Back to top

Who’s Hiding in Your Family Tree?

man in bushes

March 7, 2019

Because my parents were old enough to be my grandparents, they looked at things from a different perspective. So perhaps I heard twice the stories that “normal”-aged parents would have shared. Both had good memories and were close to their families; information about the family history was shared frequently, and I knew every single one of my first cousins.

After my dad died, I had a deep curiosity to know what happened to the children of the four brothers of his father, my grandfather, so I decided to research them. I knew about a few of my dad’s first cousins because my dad, through the years, had maintained contact with them, at least at Christmastime. In checking out who was born to his Uncle William, I discovered one cousin named Morris that I had never heard my dad mention, which surprised me greatly. As I searched, I discovered that Morris was one of those black sheep with much to be said about his doings, especially in newspapers, and maybe that was why my dad never mentioned him. It was one of those embarrassing family stories that was kept hush-hush.

The first newspaper stories I saw in Chronicling America astonished me. I found Missouri and Iowa newspaper pieces that reported Morris, at a young age, had already done time for forgery in Nebraska. I found out that he had later embezzled money and even been tracked by the Pinkerton Agency. Oh goody, I thought, we have Pinkerton microfilm records here at MGC! But perhaps Morris wasn’t considered hardcore enough to make the cut for the microfilmed records, because he was not cited in our MGC Pinkerton files on microfilm.

I recently found two more Iowa prison instances for him in Ancestry Library Edition (in-library use only). He also spent some time in the Missouri State Penitentiary. Those records can be found in Missouri Digital Heritage or in our microfilm collection, Missouri Penitentiary Records, pages three to five. He had four incarcerations before the age of 30―oh my!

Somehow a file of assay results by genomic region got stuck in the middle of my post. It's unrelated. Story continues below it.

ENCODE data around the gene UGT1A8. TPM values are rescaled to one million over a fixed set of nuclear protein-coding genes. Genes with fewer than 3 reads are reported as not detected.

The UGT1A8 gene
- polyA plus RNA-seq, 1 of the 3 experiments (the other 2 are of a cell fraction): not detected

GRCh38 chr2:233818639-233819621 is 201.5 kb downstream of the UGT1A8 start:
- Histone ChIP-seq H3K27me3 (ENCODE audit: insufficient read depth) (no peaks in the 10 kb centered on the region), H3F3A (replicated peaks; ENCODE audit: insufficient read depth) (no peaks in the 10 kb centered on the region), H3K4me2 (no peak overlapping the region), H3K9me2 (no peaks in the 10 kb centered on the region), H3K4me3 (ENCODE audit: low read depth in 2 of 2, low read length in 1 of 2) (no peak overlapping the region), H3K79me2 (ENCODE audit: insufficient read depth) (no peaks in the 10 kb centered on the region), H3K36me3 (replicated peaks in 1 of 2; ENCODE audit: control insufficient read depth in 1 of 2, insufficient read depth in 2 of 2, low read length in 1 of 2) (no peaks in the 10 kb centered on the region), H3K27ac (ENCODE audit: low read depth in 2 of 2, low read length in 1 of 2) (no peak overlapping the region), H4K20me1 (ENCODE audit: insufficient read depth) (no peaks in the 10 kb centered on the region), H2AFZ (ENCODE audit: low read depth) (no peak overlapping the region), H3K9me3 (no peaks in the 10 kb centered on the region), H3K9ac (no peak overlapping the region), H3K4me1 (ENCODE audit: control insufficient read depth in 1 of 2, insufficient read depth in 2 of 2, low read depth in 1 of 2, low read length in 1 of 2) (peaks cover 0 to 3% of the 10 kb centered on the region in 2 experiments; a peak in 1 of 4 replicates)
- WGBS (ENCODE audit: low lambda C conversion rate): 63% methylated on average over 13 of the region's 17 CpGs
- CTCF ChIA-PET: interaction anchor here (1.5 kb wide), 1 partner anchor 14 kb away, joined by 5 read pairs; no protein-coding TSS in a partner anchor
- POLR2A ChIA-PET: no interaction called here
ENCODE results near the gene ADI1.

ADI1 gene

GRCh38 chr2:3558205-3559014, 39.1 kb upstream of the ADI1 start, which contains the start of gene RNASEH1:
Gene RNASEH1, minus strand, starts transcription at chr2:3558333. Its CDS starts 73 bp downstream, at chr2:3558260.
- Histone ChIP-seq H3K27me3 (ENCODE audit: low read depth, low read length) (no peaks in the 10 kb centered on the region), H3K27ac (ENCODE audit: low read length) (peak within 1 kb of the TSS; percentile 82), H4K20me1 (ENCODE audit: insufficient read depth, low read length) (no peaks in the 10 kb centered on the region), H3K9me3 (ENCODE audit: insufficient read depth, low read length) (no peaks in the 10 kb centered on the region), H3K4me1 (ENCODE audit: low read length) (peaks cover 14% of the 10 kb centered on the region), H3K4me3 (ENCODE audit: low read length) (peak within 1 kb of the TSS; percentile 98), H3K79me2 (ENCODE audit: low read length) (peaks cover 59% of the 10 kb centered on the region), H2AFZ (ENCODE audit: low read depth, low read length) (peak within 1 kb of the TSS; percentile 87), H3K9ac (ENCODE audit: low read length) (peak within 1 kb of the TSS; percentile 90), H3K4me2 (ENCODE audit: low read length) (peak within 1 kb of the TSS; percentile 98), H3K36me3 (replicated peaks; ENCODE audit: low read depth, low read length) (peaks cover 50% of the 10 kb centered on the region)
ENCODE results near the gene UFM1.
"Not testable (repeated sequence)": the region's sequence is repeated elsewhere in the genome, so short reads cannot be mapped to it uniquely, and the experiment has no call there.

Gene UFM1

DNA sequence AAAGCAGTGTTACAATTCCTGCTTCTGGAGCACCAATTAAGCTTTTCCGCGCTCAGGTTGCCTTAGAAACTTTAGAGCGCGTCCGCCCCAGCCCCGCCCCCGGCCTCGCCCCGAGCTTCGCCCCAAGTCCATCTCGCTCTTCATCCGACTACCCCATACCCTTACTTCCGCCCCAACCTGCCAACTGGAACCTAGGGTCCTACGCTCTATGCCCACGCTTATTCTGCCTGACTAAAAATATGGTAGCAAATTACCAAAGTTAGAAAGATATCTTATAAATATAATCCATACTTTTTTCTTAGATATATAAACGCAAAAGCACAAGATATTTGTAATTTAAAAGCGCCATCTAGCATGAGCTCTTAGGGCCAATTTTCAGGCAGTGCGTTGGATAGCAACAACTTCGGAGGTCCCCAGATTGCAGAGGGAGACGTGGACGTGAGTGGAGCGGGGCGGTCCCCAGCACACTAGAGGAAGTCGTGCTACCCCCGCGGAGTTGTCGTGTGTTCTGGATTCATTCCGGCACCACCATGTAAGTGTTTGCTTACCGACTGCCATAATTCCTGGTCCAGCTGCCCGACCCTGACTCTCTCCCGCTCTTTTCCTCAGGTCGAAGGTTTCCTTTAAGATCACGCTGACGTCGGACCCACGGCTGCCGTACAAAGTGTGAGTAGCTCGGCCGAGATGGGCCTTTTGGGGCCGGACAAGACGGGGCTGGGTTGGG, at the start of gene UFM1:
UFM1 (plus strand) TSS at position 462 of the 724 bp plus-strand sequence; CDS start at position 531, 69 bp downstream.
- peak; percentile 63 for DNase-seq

Here at MGC, we have a number of books about penitentiaries listed in our online catalog, which may help clarify the prison scene for any of your ancestors who were in a likewise position. Sometimes researching your family tree brings out surprises that you don’t expect. Ancestors with a checkered past are “blessed” with more documents than most. 

Perhaps you have some hidden in your branches!

Twila R.
Midwest Genealogy Center


I would love to know what she look llike. I never meet her my aunt she was born 1936

From Brenda creel (not verified)
Sat, 10/10/2020 - 06:02am

Hi Brenda, has many photographs from school yearbooks that you can search. The Mid-Continent Public Library has a subscription to AncestryLibraryEdition which you can currently (temporarily) access from home for free with your MCPL Access Pass (library card) number. If so, you can get to it here:… -- then add your card number when it prompts you. If you live in another city, you might check with your local library system to see if they have access to AncestryLibraryEdition. You might also check with other family members who may have photos of her in their possession.

From Twila R (not verified)
Tue, 11/24/2020 - 09:31am

Hi Patricia, The Midwest Genealogy Center can help you in your search. To get started you can read our "Get Started" page at . If you have specific questions, click on the "Research Policy" link on that page in the box at the upper right and you will find how to contact us (email, phone) and how we can address specific questions that you might have. Also at the same place is a link to "Online Learning" which sends you to some of our basic classes in doing genealogy that you can watch online.

From Twila R (not verified)
Tue, 11/24/2020 - 09:22am

Greetings, Pam,
Look at the last census record you find for her (1910?). and nose around in the records in that location at various sources such as genealogy or historical societies in the county. Sometimes local public libraries have created obituary indexes. Try to find what the local newspaper was and see if the early issues (before about 1924) have been digitized and may be searchable for any kind of death information. Look on if you haven't already. Read our Research Policy for acceptable query requests that the MGC Reference Staff may be able to help you with look-ups or suggestions for further research:

From Twila R. (not verified)
Wed, 03/10/2021 - 01:20pm

Add new comment

Plain text

  • No HTML tags allowed.
  • Lines and paragraphs break automatically.
  • Web page addresses and email addresses turn into links automatically.

View All Blogs

Read Similar Blogs:

Resources You May Also Like

Archive Finder

Locate archives in the United States and British Isles.
More Info

Irish Newspaper Archives

Find articles from Ireland’s leading newspapers.
More Info

Genealogy Connect

Browse and download eBooks focused on genealogy.
More Info

Events You May Also Like

Blogs You May Also Like

Way to Go, MO! We’re All FANs!
Read More

Way to Go, MO! We’re All FANs!

To family historians, the term “FAN Club” serves as a reminder to extend our research to the F
The Last Word
Read More

The Last Word

Are you one of those people who always have to get the last word in?
Travels in Mexico via Genealogy
Read More

Travels in Mexico via Genealogy

Do you have ancestors from Mexico?
Holidays, 2020 Style
Read More

Holidays, 2020 Style

This year, the holiday season is different, maybe something like

Was this page helpful? Yes No